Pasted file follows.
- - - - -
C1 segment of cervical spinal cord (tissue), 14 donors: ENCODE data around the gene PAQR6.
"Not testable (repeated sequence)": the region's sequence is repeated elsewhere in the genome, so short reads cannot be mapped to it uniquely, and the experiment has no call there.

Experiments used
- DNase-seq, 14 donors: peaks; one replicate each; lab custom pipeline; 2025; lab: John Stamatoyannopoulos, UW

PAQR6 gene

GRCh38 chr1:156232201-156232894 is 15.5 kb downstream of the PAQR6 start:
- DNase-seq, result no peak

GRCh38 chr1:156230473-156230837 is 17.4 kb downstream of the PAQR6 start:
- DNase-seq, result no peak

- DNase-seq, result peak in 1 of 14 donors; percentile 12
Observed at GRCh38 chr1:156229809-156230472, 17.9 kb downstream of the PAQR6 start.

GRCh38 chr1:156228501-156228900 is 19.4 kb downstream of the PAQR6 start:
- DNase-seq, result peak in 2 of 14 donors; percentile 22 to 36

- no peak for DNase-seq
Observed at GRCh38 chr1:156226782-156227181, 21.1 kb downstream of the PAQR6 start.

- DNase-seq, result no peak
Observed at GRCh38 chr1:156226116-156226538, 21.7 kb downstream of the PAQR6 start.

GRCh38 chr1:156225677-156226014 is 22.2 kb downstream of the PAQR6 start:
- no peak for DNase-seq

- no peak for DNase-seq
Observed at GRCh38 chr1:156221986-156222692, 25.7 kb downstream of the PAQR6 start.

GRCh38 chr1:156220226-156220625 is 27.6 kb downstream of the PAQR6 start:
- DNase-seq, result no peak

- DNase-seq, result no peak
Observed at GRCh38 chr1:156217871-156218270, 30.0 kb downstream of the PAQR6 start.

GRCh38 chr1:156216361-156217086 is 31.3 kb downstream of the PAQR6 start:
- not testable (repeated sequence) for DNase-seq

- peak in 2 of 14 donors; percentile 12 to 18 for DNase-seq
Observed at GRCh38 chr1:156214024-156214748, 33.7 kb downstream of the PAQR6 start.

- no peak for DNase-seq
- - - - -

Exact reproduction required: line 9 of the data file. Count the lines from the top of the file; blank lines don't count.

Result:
- DNase-seq, result no peak